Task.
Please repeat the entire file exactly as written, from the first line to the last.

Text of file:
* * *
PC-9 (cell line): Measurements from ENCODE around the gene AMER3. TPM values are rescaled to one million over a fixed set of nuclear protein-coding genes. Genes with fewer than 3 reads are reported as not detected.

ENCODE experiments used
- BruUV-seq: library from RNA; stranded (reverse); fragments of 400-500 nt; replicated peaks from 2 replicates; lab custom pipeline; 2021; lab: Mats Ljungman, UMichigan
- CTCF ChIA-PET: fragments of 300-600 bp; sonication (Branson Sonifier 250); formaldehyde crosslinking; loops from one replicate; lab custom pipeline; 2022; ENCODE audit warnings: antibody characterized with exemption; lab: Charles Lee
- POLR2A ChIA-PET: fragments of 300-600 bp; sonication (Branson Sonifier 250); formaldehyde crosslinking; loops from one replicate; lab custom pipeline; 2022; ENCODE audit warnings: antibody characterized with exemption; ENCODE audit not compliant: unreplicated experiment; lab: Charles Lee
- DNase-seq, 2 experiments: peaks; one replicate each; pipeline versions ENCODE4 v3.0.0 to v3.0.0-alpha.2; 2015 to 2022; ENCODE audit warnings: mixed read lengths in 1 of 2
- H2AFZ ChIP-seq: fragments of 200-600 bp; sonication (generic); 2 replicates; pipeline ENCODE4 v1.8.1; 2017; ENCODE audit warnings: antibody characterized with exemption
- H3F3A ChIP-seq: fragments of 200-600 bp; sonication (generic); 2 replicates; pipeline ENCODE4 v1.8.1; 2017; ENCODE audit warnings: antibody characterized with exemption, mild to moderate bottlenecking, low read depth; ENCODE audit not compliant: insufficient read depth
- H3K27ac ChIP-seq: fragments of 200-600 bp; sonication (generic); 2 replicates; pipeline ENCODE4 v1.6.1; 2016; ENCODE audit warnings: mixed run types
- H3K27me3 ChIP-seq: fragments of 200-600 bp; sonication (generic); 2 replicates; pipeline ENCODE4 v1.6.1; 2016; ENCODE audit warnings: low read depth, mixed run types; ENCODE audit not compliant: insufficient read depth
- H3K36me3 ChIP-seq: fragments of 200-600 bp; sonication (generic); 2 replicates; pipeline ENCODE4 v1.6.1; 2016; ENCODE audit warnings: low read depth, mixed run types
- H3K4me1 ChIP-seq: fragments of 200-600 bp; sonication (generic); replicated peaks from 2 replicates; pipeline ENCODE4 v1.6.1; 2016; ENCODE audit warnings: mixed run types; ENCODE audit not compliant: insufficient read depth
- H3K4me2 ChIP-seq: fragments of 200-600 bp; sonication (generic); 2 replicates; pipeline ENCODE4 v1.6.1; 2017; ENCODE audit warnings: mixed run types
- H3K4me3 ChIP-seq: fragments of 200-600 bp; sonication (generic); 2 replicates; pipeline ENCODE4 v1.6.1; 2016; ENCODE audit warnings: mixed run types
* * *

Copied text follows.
PC-9 (cell line): Measurements from ENCODE around the gene AMER3. TPM values are rescaled to one million over a fixed set of nuclear protein-coding genes. Genes with fewer than 3 reads are reported as not detected.

ENCODE experiments used
- BruUV-seq: library from RNA; stranded (reverse); fragments of 400-500 nt; replicated peaks from 2 replicates; lab custom pipeline; 2021; lab: Mats Ljungman, UMichigan
- CTCF ChIA-PET: fragments of 300-600 bp; sonication (Branson Sonifier 250); formaldehyde crosslinking; loops from one replicate; lab custom pipeline; 2022; ENCODE audit warnings: antibody characterized with exemption; lab: Charles Lee
- POLR2A ChIA-PET: fragments of 300-600 bp; sonication (Branson Sonifier 250); formaldehyde crosslinking; loops from one replicate; lab custom pipeline; 2022; ENCODE audit warnings: antibody characterized with exemption; ENCODE audit not compliant: unreplicated experiment; lab: Charles Lee
- DNase-seq, 2 experiments: peaks; one replicate each; pipeline versions ENCODE4 v3.0.0 to v3.0.0-alpha.2; 2015 to 2022; ENCODE audit warnings: mixed read lengths in 1 of 2
- H2AFZ ChIP-seq: fragments of 200-600 bp; sonication (generic); 2 replicates; pipeline ENCODE4 v1.8.1; 2017; ENCODE audit warnings: antibody characterized with exemption
- H3F3A ChIP-seq: fragments of 200-600 bp; sonication (generic); 2 replicates; pipeline ENCODE4 v1.8.1; 2017; ENCODE audit warnings: antibody characterized with exemption, mild to moderate bottlenecking, low read depth; ENCODE audit not compliant: insufficient read depth
- H3K27ac ChIP-seq: fragments of 200-600 bp; sonication (generic); 2 replicates; pipeline ENCODE4 v1.6.1; 2016; ENCODE audit warnings: mixed run types
- H3K27me3 ChIP-seq: fragments of 200-600 bp; sonication (generic); 2 replicates; pipeline ENCODE4 v1.6.1; 2016; ENCODE audit warnings: low read depth, mixed run types; ENCODE audit not compliant: insufficient read depth
- H3K36me3 ChIP-seq: fragments of 200-600 bp; sonication (generic); 2 replicates; pipeline ENCODE4 v1.6.1; 2016; ENCODE audit warnings: low read depth, mixed run types
- H3K4me1 ChIP-seq: fragments of 200-600 bp; sonication (generic); replicated peaks from 2 replicates; pipeline ENCODE4 v1.6.1; 2016; ENCODE audit warnings: mixed run types; ENCODE audit not compliant: insufficient read depth
- H3K4me2 ChIP-seq: fragments of 200-600 bp; sonication (generic); 2 replicates; pipeline ENCODE4 v1.6.1; 2017; ENCODE audit warnings: mixed run types
- H3K4me3 ChIP-seq: fragments of 200-600 bp; sonication (generic); 2 replicates; pipeline ENCODE4 v1.6.1; 2016; ENCODE audit warnings: mixed run types